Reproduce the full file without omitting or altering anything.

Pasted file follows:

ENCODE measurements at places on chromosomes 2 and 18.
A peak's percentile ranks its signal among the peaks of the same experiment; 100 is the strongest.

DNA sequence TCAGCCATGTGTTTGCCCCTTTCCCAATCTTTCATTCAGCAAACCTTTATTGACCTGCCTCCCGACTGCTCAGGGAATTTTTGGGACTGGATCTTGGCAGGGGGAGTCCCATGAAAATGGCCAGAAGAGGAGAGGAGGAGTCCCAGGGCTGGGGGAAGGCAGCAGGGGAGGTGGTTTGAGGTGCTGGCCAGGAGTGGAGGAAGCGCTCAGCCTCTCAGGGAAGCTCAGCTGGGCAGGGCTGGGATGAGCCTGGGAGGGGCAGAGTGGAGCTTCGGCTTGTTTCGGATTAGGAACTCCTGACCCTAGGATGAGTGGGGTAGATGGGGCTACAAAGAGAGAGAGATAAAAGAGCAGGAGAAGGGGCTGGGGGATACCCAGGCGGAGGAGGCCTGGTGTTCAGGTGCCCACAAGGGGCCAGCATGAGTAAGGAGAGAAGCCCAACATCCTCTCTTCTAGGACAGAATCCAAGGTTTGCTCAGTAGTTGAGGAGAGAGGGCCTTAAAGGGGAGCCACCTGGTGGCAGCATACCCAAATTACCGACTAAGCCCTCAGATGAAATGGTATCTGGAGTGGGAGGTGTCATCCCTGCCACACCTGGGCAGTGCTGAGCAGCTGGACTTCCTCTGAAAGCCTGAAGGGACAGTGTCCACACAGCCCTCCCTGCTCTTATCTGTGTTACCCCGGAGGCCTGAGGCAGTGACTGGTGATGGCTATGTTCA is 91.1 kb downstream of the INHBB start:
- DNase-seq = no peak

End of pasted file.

ENCODE measurements at places on chromosomes 2 and 18.
A peak's percentile ranks its signal among the peaks of the same experiment; 100 is the strongest.

DNA sequence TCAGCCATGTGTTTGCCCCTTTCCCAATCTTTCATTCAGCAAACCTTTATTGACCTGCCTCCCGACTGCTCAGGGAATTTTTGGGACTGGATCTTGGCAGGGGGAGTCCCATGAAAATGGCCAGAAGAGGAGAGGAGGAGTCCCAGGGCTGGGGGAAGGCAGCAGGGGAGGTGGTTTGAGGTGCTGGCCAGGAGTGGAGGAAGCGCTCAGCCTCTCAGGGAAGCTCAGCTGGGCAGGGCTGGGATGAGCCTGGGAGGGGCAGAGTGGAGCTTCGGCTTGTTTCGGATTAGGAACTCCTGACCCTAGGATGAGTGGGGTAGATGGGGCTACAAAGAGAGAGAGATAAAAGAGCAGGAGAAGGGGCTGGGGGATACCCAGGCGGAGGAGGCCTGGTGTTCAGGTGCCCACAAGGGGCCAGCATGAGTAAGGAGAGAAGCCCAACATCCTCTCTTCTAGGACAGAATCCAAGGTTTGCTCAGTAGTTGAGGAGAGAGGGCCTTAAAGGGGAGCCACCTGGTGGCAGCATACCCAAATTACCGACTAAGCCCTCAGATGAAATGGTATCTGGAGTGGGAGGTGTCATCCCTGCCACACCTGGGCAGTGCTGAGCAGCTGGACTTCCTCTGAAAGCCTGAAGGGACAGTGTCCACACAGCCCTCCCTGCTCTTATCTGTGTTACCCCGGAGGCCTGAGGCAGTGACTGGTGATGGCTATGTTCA is 91.1 kb downstream of the INHBB start:
- DNase-seq = no peak